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HUD offers $500 million-plus in capital advances for low-income elderly and the disabled

Sep 09, 2009

The U.S. Department of Housing and Urban Development (HUD) announced $511 million is available to provide non-profit organizations interest-free capital advance funds to produce affordable rental housing with supportive services for the elderly and persons with disabilities through HUD's Section 202 and Section 811 Capital Advance programs. "These capital advances will help thousands of our very low-income elderly and persons with disabilities to find good housing they can afford," said HUD Secretary Shaun Donovan. "Senior citizens and persons living with a disability should never have to worry about being able to find a decent place to live." HUD provides the Section 202 and Section 811 funds to non-profit organizations in two forms: ● Capital Advances. This is funding that covers the cost of developing, acquiring, or rehabilitating the development. ● Project Rental Assistance Contract (PRAC). This is funding that goes to each development to cover the difference between the residents' contributions toward rent and the HUD-approved cost of operating the project. Section 202 Supportive Housing for the Elderly Program ($420.9 million nationwide) HUD's Section 202 program expands the supply of affordable housing with supportive services for the elderly. It provides very low-income persons 62-years and older with the opportunity to live independently in an environment that provides the services they need. In addition to funding new construction, acquisition, or rehabilitation of multifamily developments, HUD's Section 202 program subsidizes the rents of senior citizens so they can limit their housing costs to only pay 30 percent of their incomes. Section 811 Supportive Housing for Persons with Disabilities Program ($90 million nationwide) HUD's Section 811 program expands the supply of affordable housing with supportive services for persons with disabilities. It provides very low-income persons with disabilities the opportunity to live independently in an environment that provides the services they need. Eligible households must have one or more very low-income adult, 18 years or older, who has a physical or developmental disability or a chronic mental illness. The term "person with disabilities" may also include two or more people with disabilities living together, or one or more persons with disabilities living with one or more live-in attendants. In addition to funding new construction, acquisition, or rehabilitation of developments that can be either group homes or independent living developments, HUD's Section 811 program subsidizes the rents so persons with disabilities can limit their housing costs to only pay 30 percent of their incomes. For more information, visit www.hud.gov.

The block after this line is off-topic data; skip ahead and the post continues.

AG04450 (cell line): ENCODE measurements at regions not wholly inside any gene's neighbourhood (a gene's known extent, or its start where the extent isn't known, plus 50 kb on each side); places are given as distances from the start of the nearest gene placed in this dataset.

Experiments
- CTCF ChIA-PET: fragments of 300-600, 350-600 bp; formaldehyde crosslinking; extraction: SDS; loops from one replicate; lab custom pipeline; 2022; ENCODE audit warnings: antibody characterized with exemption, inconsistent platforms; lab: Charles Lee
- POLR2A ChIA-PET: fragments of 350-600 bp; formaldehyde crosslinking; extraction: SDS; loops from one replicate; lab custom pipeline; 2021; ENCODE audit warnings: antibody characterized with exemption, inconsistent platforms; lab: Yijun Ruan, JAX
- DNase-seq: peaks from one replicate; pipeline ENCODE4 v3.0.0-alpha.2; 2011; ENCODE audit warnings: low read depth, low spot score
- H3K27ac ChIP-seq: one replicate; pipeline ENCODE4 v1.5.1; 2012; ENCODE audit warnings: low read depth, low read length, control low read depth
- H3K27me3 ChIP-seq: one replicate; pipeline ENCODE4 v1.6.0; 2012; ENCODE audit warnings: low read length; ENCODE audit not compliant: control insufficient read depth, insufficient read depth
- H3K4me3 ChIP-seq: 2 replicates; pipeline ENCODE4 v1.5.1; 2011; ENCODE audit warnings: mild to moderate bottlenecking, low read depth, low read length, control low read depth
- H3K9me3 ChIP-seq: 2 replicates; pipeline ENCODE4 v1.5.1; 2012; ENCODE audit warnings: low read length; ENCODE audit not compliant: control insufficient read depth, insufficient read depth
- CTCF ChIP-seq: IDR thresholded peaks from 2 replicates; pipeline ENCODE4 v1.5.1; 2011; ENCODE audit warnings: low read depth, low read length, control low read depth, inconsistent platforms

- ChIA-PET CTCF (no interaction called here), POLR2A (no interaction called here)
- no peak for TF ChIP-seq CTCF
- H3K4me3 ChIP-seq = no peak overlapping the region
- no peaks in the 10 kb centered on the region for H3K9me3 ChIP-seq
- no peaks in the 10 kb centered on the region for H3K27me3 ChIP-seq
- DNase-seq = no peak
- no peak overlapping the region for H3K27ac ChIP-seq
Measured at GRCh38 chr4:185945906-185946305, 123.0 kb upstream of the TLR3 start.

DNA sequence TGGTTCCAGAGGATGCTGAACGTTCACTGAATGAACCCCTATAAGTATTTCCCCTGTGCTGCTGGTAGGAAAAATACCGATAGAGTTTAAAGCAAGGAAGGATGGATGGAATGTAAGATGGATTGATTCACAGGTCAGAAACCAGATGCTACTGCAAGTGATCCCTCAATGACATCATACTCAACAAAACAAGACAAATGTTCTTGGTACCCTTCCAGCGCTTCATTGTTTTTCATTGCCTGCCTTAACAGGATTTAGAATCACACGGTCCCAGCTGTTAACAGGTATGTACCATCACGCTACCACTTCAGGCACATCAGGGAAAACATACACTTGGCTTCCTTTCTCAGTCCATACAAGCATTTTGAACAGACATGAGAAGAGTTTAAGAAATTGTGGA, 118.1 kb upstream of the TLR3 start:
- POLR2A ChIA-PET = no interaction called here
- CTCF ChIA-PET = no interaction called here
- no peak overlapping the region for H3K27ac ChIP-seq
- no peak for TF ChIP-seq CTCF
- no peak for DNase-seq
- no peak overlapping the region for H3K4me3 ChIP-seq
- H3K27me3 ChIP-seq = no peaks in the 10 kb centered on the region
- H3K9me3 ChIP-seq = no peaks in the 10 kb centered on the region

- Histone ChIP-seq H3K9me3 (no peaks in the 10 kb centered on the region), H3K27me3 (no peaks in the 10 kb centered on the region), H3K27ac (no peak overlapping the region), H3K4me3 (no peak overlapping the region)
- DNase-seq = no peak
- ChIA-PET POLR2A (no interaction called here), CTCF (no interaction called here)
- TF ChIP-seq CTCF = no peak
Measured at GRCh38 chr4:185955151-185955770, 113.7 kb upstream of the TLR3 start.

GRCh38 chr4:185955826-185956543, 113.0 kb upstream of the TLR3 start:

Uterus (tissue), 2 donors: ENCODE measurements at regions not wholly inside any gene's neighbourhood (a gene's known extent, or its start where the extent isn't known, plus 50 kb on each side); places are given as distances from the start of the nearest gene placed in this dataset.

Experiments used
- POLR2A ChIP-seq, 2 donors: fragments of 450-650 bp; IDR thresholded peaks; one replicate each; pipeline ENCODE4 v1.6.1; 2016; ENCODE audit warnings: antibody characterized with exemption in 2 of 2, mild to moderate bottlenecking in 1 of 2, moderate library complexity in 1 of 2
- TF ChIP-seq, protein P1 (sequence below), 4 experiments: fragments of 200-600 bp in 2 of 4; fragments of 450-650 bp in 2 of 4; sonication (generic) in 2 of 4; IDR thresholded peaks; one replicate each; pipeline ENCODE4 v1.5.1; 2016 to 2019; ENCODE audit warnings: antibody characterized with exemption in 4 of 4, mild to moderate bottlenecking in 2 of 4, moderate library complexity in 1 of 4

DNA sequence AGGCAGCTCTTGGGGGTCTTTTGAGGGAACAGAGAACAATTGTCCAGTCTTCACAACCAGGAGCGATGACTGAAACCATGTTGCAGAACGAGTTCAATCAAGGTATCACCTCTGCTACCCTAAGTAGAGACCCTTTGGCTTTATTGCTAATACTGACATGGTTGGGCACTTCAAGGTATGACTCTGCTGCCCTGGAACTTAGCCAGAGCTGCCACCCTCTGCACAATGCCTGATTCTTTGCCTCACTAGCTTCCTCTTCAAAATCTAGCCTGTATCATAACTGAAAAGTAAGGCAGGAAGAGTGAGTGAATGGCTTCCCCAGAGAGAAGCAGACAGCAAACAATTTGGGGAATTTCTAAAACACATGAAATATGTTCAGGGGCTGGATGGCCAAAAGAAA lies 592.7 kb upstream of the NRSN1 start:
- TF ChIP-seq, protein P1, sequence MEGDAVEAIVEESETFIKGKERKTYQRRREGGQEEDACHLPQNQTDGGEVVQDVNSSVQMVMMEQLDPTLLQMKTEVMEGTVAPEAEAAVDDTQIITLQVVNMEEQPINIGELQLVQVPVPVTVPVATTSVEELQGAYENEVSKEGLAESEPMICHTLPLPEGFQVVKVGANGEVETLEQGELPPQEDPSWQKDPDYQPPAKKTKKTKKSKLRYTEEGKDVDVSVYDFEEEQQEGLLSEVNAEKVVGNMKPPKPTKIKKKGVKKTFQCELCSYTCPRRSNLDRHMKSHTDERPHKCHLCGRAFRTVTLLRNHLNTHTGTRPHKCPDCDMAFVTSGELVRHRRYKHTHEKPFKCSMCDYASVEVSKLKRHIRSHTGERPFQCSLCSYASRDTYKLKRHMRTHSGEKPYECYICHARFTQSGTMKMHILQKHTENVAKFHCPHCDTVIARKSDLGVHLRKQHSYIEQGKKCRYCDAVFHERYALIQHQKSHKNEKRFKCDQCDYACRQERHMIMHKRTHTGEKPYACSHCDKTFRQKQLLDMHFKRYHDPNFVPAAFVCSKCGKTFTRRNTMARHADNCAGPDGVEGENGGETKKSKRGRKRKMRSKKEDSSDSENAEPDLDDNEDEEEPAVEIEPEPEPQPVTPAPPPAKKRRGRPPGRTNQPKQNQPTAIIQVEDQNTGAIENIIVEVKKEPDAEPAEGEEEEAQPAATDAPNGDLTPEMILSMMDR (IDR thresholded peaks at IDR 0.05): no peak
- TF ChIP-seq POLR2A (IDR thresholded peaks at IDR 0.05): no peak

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Sep 09, 2009
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